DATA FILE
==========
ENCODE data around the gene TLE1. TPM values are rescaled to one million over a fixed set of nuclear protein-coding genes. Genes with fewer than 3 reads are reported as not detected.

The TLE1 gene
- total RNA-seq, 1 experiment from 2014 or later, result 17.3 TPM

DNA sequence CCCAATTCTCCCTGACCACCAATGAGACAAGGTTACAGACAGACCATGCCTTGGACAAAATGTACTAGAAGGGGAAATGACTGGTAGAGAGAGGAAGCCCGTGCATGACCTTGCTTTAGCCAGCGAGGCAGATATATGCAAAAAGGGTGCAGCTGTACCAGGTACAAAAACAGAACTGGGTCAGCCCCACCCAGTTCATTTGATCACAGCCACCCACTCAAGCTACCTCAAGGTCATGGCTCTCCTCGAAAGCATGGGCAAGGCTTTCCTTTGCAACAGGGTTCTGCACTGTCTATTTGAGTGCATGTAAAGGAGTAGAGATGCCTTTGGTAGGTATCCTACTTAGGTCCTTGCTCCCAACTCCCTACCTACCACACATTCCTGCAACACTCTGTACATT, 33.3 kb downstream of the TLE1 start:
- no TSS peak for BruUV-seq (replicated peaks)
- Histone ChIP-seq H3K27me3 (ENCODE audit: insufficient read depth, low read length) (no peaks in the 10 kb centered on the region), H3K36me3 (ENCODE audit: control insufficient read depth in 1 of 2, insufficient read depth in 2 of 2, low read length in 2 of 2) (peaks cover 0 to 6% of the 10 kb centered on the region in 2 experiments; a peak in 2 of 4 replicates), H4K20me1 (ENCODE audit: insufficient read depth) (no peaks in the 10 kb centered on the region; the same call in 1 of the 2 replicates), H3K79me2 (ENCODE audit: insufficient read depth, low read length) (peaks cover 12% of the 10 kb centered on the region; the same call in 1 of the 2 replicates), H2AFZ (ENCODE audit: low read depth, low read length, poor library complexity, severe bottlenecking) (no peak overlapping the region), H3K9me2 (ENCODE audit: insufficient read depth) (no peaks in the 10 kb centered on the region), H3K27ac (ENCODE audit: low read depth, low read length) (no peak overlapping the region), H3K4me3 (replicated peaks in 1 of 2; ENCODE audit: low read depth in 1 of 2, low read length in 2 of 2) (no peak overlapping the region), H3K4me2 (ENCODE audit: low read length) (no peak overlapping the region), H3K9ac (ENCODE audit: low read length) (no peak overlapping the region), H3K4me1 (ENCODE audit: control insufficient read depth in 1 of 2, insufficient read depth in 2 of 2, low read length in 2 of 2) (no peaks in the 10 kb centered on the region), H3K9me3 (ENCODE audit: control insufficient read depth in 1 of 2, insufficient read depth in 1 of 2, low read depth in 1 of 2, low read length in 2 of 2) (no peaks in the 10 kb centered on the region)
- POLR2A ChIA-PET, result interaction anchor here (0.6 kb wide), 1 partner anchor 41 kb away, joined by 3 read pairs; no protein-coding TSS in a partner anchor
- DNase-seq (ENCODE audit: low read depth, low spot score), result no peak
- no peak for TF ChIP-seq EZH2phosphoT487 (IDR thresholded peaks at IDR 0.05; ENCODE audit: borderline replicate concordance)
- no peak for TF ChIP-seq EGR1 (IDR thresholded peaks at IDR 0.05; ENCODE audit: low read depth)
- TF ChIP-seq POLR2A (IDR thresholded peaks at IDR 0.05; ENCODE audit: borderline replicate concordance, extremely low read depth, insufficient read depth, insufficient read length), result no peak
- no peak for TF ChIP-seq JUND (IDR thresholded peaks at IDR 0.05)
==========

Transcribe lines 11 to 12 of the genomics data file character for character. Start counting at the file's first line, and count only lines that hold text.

- TF ChIP-seq POLR2A (IDR thresholded peaks at IDR 0.05; ENCODE audit: borderline replicate concordance, extremely low read depth, insufficient read depth, insufficient read length), result no peak
- no peak for TF ChIP-seq JUND (IDR thresholded peaks at IDR 0.05)